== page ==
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The Room that Shouldn't be Empty
The doorknob turns beneath my hand too easily. I briefly recall when he had broken his doorknob almost seven years ago; a smile flits across my face as I recall the absurdity of the incident. As the door swings open on protesting hinges, my eyes see nothing but the darkness of the room. I can hear the soft swish of his ceiling fan.
I step through the doorway and into the yawning black mouth of darkness. Without searching for it in the dark, my hand presses against the dented light switch. Another memory flits through my mind; another smile flashes across my face as I remember how the light switch was damaged.
The room bursts to life as light shines from the ceiling fan that is monotonously spinning at a mediocre speed.
His room is just like it has always been. The shirts and shorts hanging out of the dresser to my left; absent-minded clutter littering the floor. The bookshelf, to my right, full of the things he loved to read. The electronic trinkets he had built, haphazardly sprawled on the top of the bookshelf. His sheets are still in tangle, and books litter his bed. A nightstand with a teetering tower of yet more books still holds his temperamental alarm clock.
But now, no one is here to fill the empty shirts. No one is here to pick up the clutter when Mama insisted that he clean his room, and no one is here to read the shelves full of books that he had carefully placed in order – the only organized thing in his room. No one is here to tinker with the soldering board in the corner, or read one of those thick, nonfiction books that he loved to clean information from. No one is here to tangle up the sheets again, or slam the alarm clock’s snooze button.
I brush some dust off of his dresser strewn with odds and ends. I touch each one of the items with my fingertips, sometimes picking them up. A sad smile crosses my face and soon melts away into a sorrowful frown with a trembling chin.
I drop the screwdriver that I was holding and cannot help hearing the clatter that resounds in my ears. No one to fill the silence in his room. No one but me. And I cannot be half of the person that he ever was; I can never fill his silence the way he did.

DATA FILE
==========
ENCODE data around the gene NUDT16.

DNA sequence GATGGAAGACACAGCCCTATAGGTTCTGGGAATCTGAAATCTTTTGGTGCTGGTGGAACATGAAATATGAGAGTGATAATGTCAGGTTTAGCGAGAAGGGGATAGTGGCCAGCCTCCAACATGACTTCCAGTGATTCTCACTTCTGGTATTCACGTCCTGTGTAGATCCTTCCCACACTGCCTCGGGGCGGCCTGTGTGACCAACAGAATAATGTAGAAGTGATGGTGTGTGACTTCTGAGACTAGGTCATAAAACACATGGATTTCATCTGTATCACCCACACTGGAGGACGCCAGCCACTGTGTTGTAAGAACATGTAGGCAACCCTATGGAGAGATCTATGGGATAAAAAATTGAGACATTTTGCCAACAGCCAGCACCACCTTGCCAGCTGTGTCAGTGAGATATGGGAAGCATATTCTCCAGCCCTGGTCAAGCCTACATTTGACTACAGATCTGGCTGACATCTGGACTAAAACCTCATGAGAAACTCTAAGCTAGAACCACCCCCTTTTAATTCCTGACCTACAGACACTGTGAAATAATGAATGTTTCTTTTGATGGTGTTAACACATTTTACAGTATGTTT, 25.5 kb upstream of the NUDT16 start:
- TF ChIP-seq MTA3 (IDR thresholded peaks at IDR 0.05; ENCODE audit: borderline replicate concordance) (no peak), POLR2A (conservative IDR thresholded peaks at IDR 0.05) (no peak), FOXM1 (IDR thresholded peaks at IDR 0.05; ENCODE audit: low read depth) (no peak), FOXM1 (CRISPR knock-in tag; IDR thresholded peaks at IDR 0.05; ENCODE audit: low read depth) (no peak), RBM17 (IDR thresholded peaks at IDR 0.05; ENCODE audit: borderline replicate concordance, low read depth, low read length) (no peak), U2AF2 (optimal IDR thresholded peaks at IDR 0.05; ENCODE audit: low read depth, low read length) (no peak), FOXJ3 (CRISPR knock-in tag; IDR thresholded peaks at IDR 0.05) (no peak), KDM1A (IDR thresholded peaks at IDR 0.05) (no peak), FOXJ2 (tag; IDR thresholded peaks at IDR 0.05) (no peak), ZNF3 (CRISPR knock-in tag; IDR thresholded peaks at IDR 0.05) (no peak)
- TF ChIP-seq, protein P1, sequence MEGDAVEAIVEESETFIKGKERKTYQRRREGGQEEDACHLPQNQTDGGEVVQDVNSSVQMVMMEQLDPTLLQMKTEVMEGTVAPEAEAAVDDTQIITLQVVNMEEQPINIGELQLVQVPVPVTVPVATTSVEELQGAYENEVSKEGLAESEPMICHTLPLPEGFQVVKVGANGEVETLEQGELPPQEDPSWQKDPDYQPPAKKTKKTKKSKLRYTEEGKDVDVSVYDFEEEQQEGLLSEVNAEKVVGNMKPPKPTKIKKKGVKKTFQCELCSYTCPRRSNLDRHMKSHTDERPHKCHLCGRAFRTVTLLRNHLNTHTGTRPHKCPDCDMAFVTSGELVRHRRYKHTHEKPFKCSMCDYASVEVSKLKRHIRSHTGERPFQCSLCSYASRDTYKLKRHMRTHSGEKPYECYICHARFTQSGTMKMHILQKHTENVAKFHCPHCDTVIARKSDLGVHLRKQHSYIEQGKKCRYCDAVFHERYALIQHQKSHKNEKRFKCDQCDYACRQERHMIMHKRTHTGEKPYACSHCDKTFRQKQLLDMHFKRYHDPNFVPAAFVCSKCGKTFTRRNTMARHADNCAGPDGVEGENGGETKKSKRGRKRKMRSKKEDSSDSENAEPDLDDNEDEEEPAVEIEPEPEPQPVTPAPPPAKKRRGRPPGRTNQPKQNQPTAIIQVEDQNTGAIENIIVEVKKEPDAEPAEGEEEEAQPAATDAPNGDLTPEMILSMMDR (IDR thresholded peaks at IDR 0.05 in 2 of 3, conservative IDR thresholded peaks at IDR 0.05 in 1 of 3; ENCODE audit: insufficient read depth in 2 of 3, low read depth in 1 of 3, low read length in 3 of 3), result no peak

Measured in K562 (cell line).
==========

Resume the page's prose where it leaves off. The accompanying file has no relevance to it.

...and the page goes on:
I turn away from the dresser and sit on his high bed. Sheets and pillows and an old quilt are knotted and tangled all about. I pick up the nearest pillow and pull it into my chest, resting my chin on it. Closing my eyes, I inhale and let his scent wash over me. I remember the last time I saw him.
“Goodbye,” was all I had said. He had mumbled a response, and the next morning before I awoke, he was gone. He had never been sentimental towards me, and I didn’t expect anything different this time. He was a boy, and I couldn’t expect much. But I could tell that he loved me as much as I loved him.
We had assumed that he had made it to the University. He was eighteen and a good driver, and though we knew that he would probably take some wrong turns, we never expected this. Never at all.
The last memory I have of him was watching him throw some last minute things into a duffel bag. I had watched his back. A red shirt; black athletic shorts. Barefoot in his room, quiet as usual, unaware that his little sister was watching him go.
I had turned from his doorway silently and then into mine. Our rooms were joined by a thin wall, and I could hear him late into the night packing.
My brother will never come home again. I’ll never see his face as I make some inside joke we’ve had for years. I’ll never smell his cologne, or stay up all night watching movies with him. I’ll never have him at my side, showing me how to hold a rifle.
I release the pillow and it tumbles from my grasp, past my lap, and thumps onto the floor. I try to forget the pillow fight we had when I was twelve and he was fifteen.
Something wet splashes onto my foot, and I realize it is a tear. Another falls from my face and leaves a damp, dark circle on his carpet. Something tight grips my chest as sorrow spills from my eyes. Empty tears, powerless tears.
No one else to catch them as they fall. No one but me, in a room that should be filled with a boy that should be alive.
Park City, Utah
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